I was sitting in the British Library during my sabbatical (Humanities 2, of course) and I had begun to read Foucault’s classic Madness and Civilization (1961). Chapter 1 begins with the disappearance of leprosy from the Western world and the image of the ‘Ship of Fools.’ Two passages in particular leapt out at me. The first was Foucault’s discussion of how navigation by water was, itself, a maddening proposition:
Confined on the ship, from which there is no escape, the madman is delivered to the river with its thousand arms, the sea with its thousand roads, to the great uncertainty external to everything….
And the land he will come to is unknown – as is, once he disembarks, the land from which he comes. He has his truth and his homeland only in that fruitless expanse between two countries that cannot belong to him….
One thing at least is certain: water and madness have long been linked in the dreams of European man.
~ Michel Foucault, Madness and Civilization: A History of Insanity in the Age of Reason, first published 1961, translated by Richard Howard (London: Tavistock, 1967), 11-12.
That liminal space between land and sea, where a coffin ship could also become a ship of fools.
The other image, perhaps even more striking, was leprosy. To safeguard the populace of medieval Europe from the spread of the disease, lazar houses were built on the edge of many towns and villages. As the centuries wore on, leprosy as a disease in Western Europe became less common. But the geographic and social space of the outcast – the lazar house – was left vacant. Foucault gives us the idea of the Great Confinement, when the ‘mad’ of Europe were rounded up and shut away, quite often in places that already had a history of rejection and disease. The spread of the asylum was not particular to a single nation state or province, but a transnational phenomenon. As he points out, the leper might have vanished, but the structures and spaces of rejection and horror remained:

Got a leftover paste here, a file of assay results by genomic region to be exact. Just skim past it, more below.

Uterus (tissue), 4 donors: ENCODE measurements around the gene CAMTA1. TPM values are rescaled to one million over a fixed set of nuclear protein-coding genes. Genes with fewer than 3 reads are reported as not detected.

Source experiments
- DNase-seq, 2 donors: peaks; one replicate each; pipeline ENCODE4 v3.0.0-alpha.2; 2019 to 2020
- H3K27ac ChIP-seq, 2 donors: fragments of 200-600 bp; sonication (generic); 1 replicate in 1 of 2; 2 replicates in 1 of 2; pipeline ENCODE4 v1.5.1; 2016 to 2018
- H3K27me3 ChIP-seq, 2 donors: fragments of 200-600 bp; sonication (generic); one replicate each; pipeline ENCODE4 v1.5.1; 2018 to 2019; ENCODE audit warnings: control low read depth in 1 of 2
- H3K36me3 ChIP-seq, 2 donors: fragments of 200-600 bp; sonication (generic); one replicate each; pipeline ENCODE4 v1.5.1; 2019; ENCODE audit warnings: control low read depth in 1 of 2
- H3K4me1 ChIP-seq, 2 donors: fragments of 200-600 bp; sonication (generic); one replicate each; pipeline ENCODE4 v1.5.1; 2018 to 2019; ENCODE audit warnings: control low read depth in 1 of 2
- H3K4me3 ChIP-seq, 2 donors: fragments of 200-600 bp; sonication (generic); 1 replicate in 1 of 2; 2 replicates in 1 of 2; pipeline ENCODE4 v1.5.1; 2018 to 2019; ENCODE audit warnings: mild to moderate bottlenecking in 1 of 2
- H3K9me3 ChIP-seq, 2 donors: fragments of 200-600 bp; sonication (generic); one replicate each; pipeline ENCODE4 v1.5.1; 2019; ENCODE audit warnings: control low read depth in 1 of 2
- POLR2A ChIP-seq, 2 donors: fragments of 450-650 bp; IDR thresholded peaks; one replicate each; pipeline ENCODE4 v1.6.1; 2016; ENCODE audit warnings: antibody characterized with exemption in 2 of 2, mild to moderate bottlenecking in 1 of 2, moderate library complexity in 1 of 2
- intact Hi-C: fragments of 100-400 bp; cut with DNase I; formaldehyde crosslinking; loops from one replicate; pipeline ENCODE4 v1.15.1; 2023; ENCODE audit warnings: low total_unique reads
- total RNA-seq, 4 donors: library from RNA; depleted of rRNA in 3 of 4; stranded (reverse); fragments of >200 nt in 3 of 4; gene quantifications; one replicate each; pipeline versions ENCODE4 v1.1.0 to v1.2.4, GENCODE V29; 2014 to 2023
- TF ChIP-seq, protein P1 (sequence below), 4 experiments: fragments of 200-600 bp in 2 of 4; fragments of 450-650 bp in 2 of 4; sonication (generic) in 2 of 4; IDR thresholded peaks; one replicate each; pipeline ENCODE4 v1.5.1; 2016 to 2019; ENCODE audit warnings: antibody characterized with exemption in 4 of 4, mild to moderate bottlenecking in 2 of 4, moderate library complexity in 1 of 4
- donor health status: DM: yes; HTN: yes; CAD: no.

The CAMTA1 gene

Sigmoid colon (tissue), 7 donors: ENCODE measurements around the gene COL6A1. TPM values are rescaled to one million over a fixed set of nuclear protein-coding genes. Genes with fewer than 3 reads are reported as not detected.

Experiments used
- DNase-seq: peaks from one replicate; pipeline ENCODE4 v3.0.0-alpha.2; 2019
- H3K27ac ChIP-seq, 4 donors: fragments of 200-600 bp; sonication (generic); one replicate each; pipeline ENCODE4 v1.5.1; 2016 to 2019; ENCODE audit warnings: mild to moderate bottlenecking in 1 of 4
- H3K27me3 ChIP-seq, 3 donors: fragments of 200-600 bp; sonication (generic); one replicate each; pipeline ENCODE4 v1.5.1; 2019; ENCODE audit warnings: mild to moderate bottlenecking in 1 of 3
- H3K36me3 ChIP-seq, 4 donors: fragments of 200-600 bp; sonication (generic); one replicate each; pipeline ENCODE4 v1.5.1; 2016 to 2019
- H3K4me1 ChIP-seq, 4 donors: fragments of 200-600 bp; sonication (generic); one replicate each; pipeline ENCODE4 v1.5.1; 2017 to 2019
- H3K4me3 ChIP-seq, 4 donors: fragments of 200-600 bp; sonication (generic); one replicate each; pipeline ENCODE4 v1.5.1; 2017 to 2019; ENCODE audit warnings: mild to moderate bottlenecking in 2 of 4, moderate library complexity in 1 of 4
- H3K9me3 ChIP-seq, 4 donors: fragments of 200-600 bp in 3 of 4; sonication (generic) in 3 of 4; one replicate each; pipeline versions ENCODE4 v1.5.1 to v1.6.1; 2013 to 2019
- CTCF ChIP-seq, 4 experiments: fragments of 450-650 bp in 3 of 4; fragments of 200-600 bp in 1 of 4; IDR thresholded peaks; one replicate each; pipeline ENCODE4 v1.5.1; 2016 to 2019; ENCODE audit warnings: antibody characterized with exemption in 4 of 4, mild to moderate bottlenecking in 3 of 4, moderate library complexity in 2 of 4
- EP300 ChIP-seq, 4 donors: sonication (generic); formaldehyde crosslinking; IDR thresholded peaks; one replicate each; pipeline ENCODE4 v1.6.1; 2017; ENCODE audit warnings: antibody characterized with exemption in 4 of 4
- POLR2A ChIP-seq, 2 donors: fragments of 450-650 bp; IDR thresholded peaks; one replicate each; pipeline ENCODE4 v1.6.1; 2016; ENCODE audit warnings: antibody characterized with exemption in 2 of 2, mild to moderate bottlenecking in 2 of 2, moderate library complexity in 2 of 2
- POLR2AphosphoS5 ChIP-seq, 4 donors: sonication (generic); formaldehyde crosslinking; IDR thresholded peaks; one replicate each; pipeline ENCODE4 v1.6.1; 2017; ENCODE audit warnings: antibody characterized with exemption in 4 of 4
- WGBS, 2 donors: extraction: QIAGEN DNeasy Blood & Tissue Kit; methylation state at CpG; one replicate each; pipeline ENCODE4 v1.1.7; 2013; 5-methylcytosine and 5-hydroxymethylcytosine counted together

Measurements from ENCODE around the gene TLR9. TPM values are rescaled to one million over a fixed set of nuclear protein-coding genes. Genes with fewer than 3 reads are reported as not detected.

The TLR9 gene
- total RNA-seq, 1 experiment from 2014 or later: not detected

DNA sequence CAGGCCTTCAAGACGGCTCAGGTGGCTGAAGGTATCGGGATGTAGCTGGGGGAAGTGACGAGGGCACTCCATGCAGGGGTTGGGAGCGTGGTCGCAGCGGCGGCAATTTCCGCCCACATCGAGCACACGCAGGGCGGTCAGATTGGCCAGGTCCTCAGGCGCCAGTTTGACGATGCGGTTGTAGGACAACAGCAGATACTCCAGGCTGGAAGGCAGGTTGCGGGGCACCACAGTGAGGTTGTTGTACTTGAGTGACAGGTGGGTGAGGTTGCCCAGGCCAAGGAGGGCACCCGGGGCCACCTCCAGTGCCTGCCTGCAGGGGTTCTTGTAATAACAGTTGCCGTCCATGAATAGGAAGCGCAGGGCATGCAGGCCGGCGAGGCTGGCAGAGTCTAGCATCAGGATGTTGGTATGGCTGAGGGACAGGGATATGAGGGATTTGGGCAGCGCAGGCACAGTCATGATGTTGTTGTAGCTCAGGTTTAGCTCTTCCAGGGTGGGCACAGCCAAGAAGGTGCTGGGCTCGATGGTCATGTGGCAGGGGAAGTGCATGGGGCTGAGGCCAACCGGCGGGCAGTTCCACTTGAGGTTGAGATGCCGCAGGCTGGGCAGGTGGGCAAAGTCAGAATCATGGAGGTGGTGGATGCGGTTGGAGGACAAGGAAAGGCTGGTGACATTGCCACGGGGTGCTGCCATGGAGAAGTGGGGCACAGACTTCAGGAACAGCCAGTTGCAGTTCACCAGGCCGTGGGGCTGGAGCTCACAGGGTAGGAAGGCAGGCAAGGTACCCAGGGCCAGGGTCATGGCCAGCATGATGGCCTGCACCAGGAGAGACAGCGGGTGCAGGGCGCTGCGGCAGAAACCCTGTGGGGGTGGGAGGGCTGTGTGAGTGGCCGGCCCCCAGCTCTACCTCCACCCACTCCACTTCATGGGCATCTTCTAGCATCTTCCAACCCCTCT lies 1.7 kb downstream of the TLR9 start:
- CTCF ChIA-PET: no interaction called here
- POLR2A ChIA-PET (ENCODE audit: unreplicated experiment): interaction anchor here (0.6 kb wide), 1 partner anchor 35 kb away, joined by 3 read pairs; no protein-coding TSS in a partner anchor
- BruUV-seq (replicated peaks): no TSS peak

Many of these centers of confinement were built in the very places where the lepers had once been kept; it was as if, across the centuries, the new tenants had received the contagion.
Foucault, Madness and Civilization, 202.
Instead of a lazar house on the edge of the village, now there was an asylum, a house of confinement, that became the focus of people’s fears. Behind its walls, diseases would multiply and perhaps spread to the outside: fevers, scurvy, miasma, cholera, even insanity itself. And I started furiously making notes.
Because on Grosse Île, at the other end from the Celtic Cross and the burial grounds, is the Lazaretto. It is on the eastern-most edge of the island, far from the pier where ships unloaded their passengers for quarantine. The Lazaretto is the only building on the island still standing that witnessed ‘Black ’47,’ when over 5,000 Irish refugees from the famine died on Grosse Île before ever arriving in Québec or the rest of Canada. It was a makeshift hospital for those suffering from typhus and ‘ship fever’ and, later, cholera and smallpox. It was the place to which no one wished to go.
They called it the Lazaretto. Not the hospital or the bungalow or the fever shed. The Lazaretto, where the lepers were kept.